Sunday, June 11, 2017

Marfa Intrigue at Octavia Art Gallery



In 1979, the great minimalist sculptor, Donald Judd, bought a derelict army base near Marfa, Texas, so he would have space for his work. After his death, Marfa became an unlikely art center  despite its remote desert location. Minimalist art can be elusive, I mostly ignored it until I worked at the Museum of Modern Art in New York – an intriguing city so crowded, noisy and complicated that it made me intensely crave simplicity and space. So much so, that I suddenly came to like minimalist art. And I also suspected that Judd, who was from a small Missouri town, came to crave space and simplicity so much that it influenced both his art and his move from New York City to the empty desolation of Marfa. 
    

His aesthetic descendants there reflect a related reductive approach that is somewhat more complex, or even decorous. Michael Phelan's paintings hint at Frank Stella's stark 1960s striped canvases that sometimes recalled Judd in two dimensions, but Phelan's provide a contrasting, origami-like twist. Martha Hughes’s vibrant compositions explore how geometric modern designs transform products into color-coded alternate realities that she distills into intriguing self-contained abstractions -- though she sometimes reprises more classic minimalist approaches as we see in Terrace and Pool, above. Charles Mary Kubricht’s shadowy black, white and gray graphics like Imperceptible Affinities, top left, suggest geometric realms where distant asteroids and subatomic particles beam their mysterious influences almost invisibly into everyday earthly life. Ann Marie Nafziger's sensuously loopy paintings like Toward the Over There, above left, reduce landscapes to lush, opulently abstract brush strokes that evoke how a delirious Franz Kline might have interpreted Monet's garden -- a display of audacity that might have contributed to her election as mayor of Marfa. Prolific artist Sam Schonzeit grew up near Judd’s New York studio and says Marfa reminds him of Soho in the 1970s, a remark that suggests a truly boundless imagination. Leslie Wilkes colorful paintings embody a schematic psychedelic minimalism in canvases like P16.02, top, works that evoke the meditative realms of inner space while hinting that light itself might be a form of intelligent life emanating from the depths of the universe. ~Bookhardt / Marfa Intrigue: Group Exhibition of Works in Oil, Acrylic and Watercolor, Through July 29, Octavia Art Gallery, 454 Julia Street St., 309-4249.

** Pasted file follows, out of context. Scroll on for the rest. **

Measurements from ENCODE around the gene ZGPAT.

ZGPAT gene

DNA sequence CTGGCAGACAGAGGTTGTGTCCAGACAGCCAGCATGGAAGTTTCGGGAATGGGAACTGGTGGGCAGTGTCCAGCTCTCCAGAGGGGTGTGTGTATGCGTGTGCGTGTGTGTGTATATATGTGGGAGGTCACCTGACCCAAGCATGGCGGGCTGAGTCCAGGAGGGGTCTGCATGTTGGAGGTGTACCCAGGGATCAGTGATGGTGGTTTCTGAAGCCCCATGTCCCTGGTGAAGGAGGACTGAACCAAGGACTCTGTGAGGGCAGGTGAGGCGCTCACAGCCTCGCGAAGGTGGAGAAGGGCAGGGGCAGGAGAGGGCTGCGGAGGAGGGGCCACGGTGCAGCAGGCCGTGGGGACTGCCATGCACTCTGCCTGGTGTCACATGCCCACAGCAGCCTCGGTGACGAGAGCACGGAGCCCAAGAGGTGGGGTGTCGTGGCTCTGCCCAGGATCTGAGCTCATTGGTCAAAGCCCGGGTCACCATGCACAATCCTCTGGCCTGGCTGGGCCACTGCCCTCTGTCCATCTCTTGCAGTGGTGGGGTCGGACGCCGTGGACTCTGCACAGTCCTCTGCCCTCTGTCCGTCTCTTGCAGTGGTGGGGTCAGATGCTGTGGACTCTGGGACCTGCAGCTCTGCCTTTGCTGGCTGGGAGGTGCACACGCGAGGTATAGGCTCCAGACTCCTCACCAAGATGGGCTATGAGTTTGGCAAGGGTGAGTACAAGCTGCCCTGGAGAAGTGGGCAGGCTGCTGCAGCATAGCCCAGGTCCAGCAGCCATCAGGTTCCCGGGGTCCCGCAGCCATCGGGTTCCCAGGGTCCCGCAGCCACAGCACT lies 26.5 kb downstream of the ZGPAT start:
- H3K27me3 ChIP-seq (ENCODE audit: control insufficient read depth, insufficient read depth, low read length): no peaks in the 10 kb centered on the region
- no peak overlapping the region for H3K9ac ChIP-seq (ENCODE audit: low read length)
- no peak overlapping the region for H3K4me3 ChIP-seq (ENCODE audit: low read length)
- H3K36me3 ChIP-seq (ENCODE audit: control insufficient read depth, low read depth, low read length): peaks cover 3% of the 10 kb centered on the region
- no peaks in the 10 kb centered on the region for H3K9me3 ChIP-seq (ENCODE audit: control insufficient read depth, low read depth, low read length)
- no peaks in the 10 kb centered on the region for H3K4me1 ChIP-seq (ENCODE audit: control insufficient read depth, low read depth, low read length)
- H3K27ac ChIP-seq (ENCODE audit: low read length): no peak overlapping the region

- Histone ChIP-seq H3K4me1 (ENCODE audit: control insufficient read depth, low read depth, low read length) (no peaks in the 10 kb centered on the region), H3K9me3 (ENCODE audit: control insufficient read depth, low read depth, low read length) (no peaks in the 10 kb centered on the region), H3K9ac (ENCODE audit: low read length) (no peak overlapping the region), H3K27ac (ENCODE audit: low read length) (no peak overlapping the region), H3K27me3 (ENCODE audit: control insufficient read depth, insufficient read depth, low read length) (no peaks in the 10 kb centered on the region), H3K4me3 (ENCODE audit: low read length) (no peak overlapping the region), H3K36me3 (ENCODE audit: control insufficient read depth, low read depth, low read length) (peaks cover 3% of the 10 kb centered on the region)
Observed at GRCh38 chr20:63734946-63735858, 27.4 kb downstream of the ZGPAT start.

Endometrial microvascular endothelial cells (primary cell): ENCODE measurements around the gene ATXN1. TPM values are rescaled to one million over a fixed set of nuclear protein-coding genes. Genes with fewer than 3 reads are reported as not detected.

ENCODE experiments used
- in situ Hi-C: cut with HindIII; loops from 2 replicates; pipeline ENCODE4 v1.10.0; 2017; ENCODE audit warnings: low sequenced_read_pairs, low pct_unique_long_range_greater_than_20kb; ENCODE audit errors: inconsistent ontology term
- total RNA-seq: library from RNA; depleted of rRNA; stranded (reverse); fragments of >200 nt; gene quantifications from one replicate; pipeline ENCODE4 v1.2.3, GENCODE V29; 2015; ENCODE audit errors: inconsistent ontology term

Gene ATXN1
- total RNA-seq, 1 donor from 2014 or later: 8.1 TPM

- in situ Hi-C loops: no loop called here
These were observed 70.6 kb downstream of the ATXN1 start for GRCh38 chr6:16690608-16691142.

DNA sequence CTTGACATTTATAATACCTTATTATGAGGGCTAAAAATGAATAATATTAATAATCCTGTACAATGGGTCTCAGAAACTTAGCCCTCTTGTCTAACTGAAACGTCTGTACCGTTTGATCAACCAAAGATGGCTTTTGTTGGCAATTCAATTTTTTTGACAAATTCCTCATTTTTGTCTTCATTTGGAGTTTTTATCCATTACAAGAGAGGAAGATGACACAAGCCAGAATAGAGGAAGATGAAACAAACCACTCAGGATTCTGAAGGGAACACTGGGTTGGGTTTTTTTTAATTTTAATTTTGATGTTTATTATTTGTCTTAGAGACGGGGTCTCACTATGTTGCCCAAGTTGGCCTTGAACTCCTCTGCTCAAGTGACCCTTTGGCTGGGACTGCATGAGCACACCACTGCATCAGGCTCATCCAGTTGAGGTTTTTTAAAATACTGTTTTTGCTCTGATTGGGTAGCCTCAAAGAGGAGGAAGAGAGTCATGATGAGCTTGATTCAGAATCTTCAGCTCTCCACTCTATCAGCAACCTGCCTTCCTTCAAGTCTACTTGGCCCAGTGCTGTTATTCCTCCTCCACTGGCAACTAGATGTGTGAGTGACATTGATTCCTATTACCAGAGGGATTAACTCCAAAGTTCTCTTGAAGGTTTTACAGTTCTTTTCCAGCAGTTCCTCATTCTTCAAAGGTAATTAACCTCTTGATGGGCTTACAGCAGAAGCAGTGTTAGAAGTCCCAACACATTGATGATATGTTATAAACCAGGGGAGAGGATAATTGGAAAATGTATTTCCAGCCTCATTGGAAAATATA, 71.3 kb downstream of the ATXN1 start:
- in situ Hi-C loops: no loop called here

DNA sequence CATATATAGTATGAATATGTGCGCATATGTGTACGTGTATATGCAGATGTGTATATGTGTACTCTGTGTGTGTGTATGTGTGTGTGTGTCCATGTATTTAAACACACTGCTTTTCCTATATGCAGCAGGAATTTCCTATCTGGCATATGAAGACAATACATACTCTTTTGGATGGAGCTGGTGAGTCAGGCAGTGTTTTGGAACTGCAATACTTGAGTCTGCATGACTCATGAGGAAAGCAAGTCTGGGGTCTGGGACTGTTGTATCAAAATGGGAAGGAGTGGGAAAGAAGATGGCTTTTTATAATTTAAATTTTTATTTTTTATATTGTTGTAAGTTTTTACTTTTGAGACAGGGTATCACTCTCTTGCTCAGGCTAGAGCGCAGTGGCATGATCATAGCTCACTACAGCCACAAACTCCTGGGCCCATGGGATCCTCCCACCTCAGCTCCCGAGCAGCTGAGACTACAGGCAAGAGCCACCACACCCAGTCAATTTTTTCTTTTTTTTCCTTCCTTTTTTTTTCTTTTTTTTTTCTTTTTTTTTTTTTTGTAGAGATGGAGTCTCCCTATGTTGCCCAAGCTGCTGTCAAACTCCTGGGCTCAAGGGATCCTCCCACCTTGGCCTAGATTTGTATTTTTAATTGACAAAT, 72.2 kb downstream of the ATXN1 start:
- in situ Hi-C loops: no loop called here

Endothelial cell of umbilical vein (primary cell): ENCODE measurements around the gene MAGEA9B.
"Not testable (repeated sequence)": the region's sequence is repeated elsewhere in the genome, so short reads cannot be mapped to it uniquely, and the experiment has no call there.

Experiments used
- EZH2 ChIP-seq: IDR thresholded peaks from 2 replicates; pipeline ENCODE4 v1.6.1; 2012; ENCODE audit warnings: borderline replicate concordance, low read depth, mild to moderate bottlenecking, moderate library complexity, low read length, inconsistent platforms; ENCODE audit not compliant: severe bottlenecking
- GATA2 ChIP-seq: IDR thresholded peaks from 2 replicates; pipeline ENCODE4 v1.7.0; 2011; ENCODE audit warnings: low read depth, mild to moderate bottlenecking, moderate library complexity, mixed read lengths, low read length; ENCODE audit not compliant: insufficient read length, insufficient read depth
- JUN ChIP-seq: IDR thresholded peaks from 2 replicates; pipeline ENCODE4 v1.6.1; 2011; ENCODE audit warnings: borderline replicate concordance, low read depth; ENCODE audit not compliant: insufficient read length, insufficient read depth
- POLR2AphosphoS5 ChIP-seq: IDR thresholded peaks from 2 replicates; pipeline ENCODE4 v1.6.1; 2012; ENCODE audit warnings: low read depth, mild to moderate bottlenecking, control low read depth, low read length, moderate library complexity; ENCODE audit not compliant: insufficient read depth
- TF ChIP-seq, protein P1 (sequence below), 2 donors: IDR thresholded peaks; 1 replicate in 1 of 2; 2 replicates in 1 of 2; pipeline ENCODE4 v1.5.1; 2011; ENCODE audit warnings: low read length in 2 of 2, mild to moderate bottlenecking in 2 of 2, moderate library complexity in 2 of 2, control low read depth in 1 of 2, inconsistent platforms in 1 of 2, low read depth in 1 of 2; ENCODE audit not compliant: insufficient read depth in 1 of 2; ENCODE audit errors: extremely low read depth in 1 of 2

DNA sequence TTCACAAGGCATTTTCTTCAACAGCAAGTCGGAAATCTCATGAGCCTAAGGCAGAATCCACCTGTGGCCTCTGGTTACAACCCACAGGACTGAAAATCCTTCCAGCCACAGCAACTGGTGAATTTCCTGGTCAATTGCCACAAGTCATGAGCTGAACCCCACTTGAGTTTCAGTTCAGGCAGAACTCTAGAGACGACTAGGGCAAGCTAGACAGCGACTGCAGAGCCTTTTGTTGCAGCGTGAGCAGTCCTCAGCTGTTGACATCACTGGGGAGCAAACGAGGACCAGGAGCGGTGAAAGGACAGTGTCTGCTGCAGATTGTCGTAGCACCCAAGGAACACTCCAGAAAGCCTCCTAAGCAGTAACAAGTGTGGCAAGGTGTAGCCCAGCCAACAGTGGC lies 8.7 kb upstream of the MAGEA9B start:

________________________________
See Also: When Walter Hopps Met Frank Stella and Andy Warhol